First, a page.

Ancient Forest Alliance photographer TJ Watt may have taken the last photos of Takaya, the Discovery Island wolf, alive. The photos were snapped on Sunday near Port Renfrew and two days later a hunter shot and killed Takaya near Shawnigan Lake.
“It’s like being just punched in the gut as hard as you possibly could,” said Cheryl Alexander, a conservation photographer and naturalist who has documented Takaya’s life.
When Alexander saw the photo of the dead wolf’s ID tag on Wednesday, she knew it was him.
“I’m fluctuating between just absolute rage and a really deep sorrow that this has happened and that this is the end of this very remarkable animal,” she said.
The 11-year-old wolf become a part of local folklore eight years ago when he was spotted swimming and setting up a home, alone, on Discovery Island.
But while his howls could be heard on the shores of Oak Bay, few ever actually saw him.
Then in January, Takaya showed up on the streets of Victoria’s James Bay neighbourhood.
After putting the community on edge for 24 hours, Takaya was captured and tranquilized. And after consulting with biologists, the BC Conservation Officer Service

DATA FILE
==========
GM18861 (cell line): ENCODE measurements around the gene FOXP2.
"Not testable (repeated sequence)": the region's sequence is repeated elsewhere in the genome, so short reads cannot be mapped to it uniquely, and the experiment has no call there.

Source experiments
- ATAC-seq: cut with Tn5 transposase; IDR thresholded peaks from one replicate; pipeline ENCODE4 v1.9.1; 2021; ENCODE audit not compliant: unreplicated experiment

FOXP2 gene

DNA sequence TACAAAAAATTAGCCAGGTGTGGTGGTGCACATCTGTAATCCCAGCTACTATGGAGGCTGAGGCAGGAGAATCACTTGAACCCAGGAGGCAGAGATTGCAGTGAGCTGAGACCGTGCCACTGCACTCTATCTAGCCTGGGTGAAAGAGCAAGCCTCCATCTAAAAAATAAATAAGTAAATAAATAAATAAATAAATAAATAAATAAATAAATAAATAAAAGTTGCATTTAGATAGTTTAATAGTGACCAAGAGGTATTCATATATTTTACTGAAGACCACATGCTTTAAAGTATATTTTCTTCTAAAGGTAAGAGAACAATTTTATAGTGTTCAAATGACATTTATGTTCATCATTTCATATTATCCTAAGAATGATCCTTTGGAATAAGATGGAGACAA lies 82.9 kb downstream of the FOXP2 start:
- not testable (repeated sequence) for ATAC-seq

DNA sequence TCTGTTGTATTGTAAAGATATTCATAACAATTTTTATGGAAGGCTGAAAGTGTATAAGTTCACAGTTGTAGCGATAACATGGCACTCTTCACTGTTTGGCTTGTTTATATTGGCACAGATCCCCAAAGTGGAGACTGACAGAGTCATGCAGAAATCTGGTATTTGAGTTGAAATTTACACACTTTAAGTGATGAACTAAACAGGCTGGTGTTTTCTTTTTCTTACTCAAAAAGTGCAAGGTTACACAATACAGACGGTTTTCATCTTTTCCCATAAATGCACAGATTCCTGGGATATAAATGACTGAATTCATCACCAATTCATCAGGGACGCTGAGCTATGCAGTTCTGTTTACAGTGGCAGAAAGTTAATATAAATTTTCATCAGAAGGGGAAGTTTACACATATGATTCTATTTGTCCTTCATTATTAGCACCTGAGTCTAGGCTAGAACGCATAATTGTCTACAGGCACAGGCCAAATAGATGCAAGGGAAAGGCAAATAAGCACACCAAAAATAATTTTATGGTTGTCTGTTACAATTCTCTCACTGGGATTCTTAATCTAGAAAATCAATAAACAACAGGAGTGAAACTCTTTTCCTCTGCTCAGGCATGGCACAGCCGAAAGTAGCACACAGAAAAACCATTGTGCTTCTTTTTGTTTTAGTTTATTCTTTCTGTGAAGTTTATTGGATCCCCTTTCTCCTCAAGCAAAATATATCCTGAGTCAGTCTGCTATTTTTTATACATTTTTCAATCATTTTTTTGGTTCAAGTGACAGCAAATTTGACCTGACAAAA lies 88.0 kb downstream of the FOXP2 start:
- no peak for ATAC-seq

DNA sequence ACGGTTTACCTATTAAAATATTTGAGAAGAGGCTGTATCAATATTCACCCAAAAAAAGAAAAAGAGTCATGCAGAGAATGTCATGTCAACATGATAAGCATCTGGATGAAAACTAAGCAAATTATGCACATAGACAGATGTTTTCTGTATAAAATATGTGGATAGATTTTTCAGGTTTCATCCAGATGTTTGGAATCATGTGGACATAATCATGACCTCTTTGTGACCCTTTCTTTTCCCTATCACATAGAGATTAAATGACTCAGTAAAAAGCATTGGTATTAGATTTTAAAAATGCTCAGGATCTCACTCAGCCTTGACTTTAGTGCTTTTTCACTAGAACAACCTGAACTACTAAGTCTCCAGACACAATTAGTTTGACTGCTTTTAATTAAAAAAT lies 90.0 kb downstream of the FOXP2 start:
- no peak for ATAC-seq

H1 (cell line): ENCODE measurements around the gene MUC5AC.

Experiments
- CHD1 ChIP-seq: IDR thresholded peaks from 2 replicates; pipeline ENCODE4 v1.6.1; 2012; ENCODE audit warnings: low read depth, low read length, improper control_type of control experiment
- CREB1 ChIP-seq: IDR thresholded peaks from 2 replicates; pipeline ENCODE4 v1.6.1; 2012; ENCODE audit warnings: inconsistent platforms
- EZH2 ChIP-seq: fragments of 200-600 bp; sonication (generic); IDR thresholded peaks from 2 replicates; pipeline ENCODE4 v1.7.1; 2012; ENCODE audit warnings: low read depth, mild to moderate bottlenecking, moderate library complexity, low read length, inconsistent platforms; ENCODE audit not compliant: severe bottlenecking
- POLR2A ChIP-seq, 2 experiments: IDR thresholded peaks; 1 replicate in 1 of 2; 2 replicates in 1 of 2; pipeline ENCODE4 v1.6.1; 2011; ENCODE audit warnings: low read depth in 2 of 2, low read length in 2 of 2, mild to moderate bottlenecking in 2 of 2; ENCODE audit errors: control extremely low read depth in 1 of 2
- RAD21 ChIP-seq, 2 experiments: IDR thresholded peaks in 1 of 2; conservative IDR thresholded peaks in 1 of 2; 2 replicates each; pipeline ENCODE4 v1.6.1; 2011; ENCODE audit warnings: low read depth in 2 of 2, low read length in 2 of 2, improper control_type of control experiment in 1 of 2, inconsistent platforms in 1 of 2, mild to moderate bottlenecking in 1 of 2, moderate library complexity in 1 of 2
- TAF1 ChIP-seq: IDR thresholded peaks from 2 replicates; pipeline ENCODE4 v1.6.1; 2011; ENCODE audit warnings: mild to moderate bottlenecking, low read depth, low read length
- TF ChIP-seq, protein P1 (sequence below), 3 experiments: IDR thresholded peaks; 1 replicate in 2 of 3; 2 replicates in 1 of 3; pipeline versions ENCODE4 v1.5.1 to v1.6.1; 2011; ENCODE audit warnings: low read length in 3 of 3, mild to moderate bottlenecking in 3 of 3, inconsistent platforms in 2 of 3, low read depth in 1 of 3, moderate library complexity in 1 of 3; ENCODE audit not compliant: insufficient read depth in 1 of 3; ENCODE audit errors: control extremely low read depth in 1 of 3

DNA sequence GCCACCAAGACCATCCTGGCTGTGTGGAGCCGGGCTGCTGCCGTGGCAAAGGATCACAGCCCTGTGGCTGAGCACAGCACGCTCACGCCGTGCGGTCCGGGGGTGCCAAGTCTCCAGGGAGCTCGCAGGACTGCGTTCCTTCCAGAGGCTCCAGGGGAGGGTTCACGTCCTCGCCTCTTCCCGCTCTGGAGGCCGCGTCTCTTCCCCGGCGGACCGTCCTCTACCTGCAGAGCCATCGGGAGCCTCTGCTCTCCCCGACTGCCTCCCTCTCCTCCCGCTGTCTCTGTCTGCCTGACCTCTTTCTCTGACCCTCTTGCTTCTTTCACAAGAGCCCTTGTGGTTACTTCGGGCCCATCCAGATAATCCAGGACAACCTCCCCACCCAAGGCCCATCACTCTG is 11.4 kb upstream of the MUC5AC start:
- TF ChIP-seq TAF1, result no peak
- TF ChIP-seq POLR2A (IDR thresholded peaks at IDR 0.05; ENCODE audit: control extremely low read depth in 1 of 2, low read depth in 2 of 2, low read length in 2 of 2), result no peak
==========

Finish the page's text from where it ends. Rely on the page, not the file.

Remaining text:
decided not to return the aging wolf to Discovery Island, but to a new home outside of Port Renfrew.
“The Discovery Island wolf, that was relocated from James Bay earlier this year has been shot and killed by a hunter, the Conservation Officer Service can confirm. We understand many British Columbians and people around the world shared care and concern for the well-being of this wolf and this update will affect many people,” the Conservation Officer Service said in a statement.
“The COS investigation is ongoing and further details will be released as they become available.”
It is hunting season for wolves in B.C. but the backlash against the hunter has been fierce. While Alexander understands, she’s pleading for people to direct their anger at policymakers instead and to push for change and education.
“He sacrificed with his life, and it’s very dramatic and it’s very sad, but his existence I have to believe is going to make a difference in how we think about wolves and the wildlife we have to learn to coexist with,” she said.
“It may sound strange but I have a great deal of empathy for this individual who shot this wolf I have to believe he really didn’t know what wolf he was shooting,” she said.
“I think he will suffer for this.”